Growing Up Christian Is Hard to Do
Growing Up Christian Is Hard to Do
If the government chose to take a constructive interest in religion for once, it would require a notice to be posted on the front door of America’s unraveling churches: Warning – Attending this church may be hazardous to your child’s spiritual health.
We have seen an epidemic of young people raised in the homes of church-going parents falling away from the faith after leaving the nest. It shows no sign of abating. Might the reason be that no one has taught them who Jesus Christ is?
In the New Testament, we find letters addressed to congregations that are wavering in their faith in time of persecution. The real problem is a flawed concept that devalues the person and work of the Lord. If they knew the Christ as He truly is, they would remain steadfast.
The writer of the Book of Hebrews, for example, wants to convince these members that their original commitment to the Lord was valid and worth holding fast.
His approach is to feed them Christology. Jesus Christ is the Son of God, the perfect image of the Father and the perfect priest and sacrifice. As priest, He represents God’s chosen to the Father, pleading their case in a way the priesthood of Israel could
not. As sacrifice, He makes the once-for-all offering to the Father that purges the sin of all who come to Christ in faith.
And in 21st-century America?
Few have learned the Christ of the Bible. One of the devastating consequences is the flight of our precious children from their faith.
How many parents raise their children in a Christian home only to watch them skitter off into atheism, agnosticism or Eastern mysticism as they head off to college, the armed forces or the work force? How many of these parents have relied on their church to nurture their kids’ understanding of Christianity?
And how many of those churches have taught them no Christology at all? For these youngsters, church has meant skits; all-night lock-ins filled with movies and games; enough pizza parties to make pepperoni junkies of them, and mission trips to the inner city to do a little painting or the border to get in the way of the missionaries.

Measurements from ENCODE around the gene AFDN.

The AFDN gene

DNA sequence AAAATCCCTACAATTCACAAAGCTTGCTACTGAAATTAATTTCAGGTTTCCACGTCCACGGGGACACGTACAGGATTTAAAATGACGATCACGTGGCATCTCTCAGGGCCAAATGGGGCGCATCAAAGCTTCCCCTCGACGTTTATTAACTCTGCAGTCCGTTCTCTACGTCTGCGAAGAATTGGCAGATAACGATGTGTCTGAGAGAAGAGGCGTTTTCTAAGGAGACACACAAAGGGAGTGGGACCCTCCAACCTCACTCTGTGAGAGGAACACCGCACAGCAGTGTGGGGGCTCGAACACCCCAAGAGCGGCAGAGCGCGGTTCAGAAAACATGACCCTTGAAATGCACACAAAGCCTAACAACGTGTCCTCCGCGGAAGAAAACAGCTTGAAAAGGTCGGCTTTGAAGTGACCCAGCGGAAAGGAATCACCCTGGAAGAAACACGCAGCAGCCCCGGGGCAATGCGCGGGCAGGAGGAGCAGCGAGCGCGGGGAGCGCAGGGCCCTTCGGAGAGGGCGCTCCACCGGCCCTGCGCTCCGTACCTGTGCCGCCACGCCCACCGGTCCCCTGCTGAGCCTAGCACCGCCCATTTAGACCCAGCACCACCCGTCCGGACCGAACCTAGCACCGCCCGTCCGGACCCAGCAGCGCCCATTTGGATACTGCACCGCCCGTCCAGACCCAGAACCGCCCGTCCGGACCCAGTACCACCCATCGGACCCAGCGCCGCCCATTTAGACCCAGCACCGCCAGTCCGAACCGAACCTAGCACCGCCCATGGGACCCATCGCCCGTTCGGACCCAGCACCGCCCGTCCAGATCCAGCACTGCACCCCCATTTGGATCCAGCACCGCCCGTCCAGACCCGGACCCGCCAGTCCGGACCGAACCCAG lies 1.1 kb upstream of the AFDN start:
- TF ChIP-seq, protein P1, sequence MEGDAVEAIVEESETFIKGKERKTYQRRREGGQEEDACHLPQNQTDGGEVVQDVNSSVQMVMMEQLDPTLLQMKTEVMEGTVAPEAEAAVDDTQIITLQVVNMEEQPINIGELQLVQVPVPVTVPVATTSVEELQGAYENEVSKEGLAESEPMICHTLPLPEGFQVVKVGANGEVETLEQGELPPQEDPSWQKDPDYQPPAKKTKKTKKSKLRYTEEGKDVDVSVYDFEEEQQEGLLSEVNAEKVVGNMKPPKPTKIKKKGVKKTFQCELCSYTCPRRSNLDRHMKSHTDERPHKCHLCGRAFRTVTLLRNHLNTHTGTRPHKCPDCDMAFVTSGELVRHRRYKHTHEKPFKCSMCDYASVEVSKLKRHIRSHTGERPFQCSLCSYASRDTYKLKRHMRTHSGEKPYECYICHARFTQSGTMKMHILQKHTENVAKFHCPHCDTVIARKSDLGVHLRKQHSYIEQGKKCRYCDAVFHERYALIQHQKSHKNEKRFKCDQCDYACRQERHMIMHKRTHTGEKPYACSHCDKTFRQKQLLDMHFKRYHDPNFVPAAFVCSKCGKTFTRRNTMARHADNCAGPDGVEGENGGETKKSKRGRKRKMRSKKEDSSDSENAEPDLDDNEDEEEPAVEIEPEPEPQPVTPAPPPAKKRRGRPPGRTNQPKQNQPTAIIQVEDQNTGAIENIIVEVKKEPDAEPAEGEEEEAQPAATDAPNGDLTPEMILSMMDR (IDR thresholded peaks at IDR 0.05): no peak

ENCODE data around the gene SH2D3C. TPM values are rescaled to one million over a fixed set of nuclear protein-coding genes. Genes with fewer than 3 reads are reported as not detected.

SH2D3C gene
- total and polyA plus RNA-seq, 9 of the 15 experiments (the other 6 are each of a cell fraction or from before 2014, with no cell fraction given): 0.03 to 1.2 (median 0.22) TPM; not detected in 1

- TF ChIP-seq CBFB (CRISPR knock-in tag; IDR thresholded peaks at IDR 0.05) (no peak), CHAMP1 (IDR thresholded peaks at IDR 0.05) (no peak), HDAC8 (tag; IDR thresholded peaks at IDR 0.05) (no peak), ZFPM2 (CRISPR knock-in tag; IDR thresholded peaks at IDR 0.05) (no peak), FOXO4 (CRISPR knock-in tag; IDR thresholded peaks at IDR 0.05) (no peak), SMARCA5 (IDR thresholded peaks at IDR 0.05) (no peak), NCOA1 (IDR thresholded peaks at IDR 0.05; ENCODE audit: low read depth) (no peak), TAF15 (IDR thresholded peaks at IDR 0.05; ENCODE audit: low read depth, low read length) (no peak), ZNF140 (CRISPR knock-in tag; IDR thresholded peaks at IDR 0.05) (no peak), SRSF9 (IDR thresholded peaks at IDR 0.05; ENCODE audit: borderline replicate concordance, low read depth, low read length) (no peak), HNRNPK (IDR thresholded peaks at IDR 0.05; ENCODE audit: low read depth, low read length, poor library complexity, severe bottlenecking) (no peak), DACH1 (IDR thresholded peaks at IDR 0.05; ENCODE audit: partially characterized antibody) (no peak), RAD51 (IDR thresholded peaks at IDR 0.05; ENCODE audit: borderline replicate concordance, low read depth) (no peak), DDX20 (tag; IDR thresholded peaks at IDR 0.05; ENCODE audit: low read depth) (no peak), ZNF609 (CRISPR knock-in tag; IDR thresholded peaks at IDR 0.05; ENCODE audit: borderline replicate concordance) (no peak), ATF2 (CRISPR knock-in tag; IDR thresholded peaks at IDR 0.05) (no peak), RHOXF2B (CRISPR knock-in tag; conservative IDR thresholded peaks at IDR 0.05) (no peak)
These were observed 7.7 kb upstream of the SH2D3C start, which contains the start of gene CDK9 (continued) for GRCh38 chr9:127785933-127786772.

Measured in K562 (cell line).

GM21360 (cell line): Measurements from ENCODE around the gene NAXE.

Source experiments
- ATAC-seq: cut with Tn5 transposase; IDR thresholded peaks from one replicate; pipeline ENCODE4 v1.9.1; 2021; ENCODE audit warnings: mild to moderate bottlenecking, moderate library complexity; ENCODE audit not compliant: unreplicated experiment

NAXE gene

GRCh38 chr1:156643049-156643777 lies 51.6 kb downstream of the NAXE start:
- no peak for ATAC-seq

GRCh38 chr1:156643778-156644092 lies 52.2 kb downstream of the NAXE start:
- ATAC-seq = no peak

Jesus? He’s my homeboy.
Doped up on empty slogans such as “I have invited Jesus into my heart,” they graduate to the “worship” service for their teen-age years. In many cases, the preaching there does no more to fortify their faith than the silly stuff they just left.
The Baptist theologian Dallas Willard wrote, “Contemporary American churches in particular do not require following Christ in his example, spirit, and teachings as a condition of membership . . . Most problems in contemporary churches can be explained by the fact that members have not yet decided to follow Christ.”
Liberal churches began playing fast and loose with God’s word long ago. They are far from alone today. On the Sunday before Christmas a few years ago, I attended a service at a Southern Baptist church. It consisted of a skit about cinnamon with no application whatsoever to any biblical theme, the pastor’s line-by-line exegesis of that Christian classic “It’s the Most Wonderful Time of the Year” and a video of a mission trip to India.
Here’s a different approach: Teach our dear ones that Jesus Christ is the One by whom and through whom all things are made, the Savior of the world and the One who will judge all people when He returns. Instruct them in the meaning of “I am the way, the truth, and the life: No man cometh to the Father, but by Me” (John 14:6).
Might they then find Him worth holding on to when they leave the nest?Ω